Friday, March 27, 2015

Why evolution doesn't select for ethics



PhysicistDave said...


Have you read Alan Donagan's classic The Theory of Morality?

Donagan argues that what we mean by morality is simply acting in accord with the maxim: "Act always so that you respect every human being, yourself or another, as being a rational creature."

No one could reasonably think that evolution designed us so as to always act morally: the empirical evidence to the contrary is all too obvious!

But, many of us most of the time do indeed act in accordance with Donagan's maxim, and no doubt our evolutionary background is relevant to that fact.

Robert Wright, in The Moral Animal discusses all this in detail: Wright rightly points out that our evolutionary past explains a lot about both our moral and our immoral behavior.

To use an analogy here, no one thinks that evolution causes human beings to be universally fat or universally thin. But, our evolutionary background does explain some of the factors (e.g., our sweet tooth) that are relevant to whether we are fat or thin.

Dave Miller in Sacramento

Hal said...

If we had evolved into creatures that felt no empathy or compassion for others then our ethical systems would be quite different than they are.
While I would agree that it is silly that the evolutionary process selects for each particular ethical position one might hold, it is, at least, indirectly responsible for us having ethical systems.

B. Prokop said...

Isn't it funny how atheists* forever accuse Christians of punting to (using their expression here) "goddidit", when without the least recognition of the irony involved, they themselves will go straight to "evolutiondidit".

Jezu, ufam tobie!

* Not assuming that either of the posters here are athiests. I can never keep all these pseudonyms straight!

(By the way, PhysicistDave, the Carpenters? The Carpenters? Really? And kudos to Hal for liking Late Spring.)

Hal said...

Even if evolution were directly responsible for all our ethics, you are still perfectly welcome to credit your God as the ultimate explanation. So am not sure why you are knocking evolutionary explanations.

B. Prokop said...


I'm not (necessarily*) knocking evolutionary solutions. I just think it beyond humorous that (here I am only referring to persons who mock the idea that "God did it") some people see no irony in the fact they've done nothing other than swap out words, when they claim "Evolution did it!"

* I use this parenthesis here because, although I do not disbelieve in evolution, neither do I give the concept anything near the credit some people seem to do - especially when it comes to explaining various behaviors. For one thing, it ain't science! How does one observe such a thing? How does one test for it? What predictions does it make? How can it be disproven? (I am speaking only of behavioral hypotheses here). It's all blue sky speculation, made by people who want such things to be true. (Lets them off the hook for their own failings.)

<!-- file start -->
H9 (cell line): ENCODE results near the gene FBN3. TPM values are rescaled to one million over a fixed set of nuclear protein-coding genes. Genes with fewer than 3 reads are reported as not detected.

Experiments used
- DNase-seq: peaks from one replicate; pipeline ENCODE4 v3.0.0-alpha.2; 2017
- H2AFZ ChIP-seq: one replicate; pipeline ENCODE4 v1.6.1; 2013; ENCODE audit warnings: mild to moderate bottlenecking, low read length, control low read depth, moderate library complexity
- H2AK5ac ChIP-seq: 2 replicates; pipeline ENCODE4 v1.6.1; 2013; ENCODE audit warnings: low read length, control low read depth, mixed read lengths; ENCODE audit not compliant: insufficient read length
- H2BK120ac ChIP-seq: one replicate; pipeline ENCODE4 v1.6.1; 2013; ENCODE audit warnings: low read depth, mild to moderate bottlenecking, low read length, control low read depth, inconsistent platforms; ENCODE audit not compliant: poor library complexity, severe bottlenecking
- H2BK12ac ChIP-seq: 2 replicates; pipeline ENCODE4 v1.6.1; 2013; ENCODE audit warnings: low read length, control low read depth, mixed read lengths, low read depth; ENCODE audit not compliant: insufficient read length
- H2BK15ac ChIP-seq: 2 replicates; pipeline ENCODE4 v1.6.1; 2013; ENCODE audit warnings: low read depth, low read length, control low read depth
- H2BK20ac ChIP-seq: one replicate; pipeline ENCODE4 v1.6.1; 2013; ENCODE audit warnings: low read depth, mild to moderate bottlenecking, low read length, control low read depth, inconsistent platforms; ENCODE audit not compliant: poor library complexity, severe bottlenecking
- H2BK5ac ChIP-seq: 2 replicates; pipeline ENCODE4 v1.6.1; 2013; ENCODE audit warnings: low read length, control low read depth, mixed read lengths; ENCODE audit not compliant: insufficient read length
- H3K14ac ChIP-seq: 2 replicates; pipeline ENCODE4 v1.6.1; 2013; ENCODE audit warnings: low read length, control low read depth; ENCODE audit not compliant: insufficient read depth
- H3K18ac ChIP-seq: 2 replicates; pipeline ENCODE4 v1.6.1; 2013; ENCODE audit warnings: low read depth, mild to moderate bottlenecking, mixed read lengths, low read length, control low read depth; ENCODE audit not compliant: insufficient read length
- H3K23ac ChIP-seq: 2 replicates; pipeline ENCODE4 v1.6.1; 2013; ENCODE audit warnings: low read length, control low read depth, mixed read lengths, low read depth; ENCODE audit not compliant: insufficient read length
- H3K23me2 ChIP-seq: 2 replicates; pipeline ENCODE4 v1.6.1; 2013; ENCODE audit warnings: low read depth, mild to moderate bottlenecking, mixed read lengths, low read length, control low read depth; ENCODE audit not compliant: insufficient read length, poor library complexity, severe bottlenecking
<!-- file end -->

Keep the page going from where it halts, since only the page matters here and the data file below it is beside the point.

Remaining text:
Jezu ufam tobie!

Saints and Sceptics said...

Is there a problem with the link?

im-skeptical said...

"It's all blue sky speculation, made by people who want such things to be true."

No, Bob. It's based on faith in one case, and evidence in the other case.

Edward T. Babinski said...

A child cannot fend for itself on its own. Hence developing a conscience that connects one with others is essential for survival

"Ethical sense/conscience" explained? The desire to conform / seek approval from others, begins as early as age two

It develops from a seed planted early in life, namely the desire to conform, which is also linked to the desire and effort by the child to gain approval from their parents. To quote Will Bagley (not from the article)... "In the human species, there is a kind of emotional biology where "approval equals survival." Human beings are very socially oriented, in spite of all the macho independence talk. Biologically, humans are actually quite weak physically and their strength is in a kind of social unity with the family being the basic unit. In earlier phases of history, a child could not really fend for itself on its own. The heroic stories of children who were cast out of society and managed to survive and even thrive were the exception that proves the rule, showing how much this did not happen, since these heroes were like legends. I deal with this a lot in my healing work, tapping into the "inner child" that still holds this belief that social approval equals survival. As a manipulative control strategy, many psychopaths will use social condemnation as a tool to control others and get their way, because most humans have this inner child within them and can be controlled through this. I find, too, that there are trolls that use condemnation tactics, very psychopathic in intent and flavor, to try to create a false consensus to shift political opinion. You can find them dancing away on nearly every RT video on youtube. Curiously, if a person does not have this "approval equals survival" meme running in childhood, they have a high tendency to become a psychopath (usually as a result of a highly toxic family environment where getting approval is so terrifying that the mechanism shuts down, the person gives up). It seems that the formation of our 'conscience' has a lot to do with the childhood effort to gain approval. It is like the seed that evolves into ethical thinking."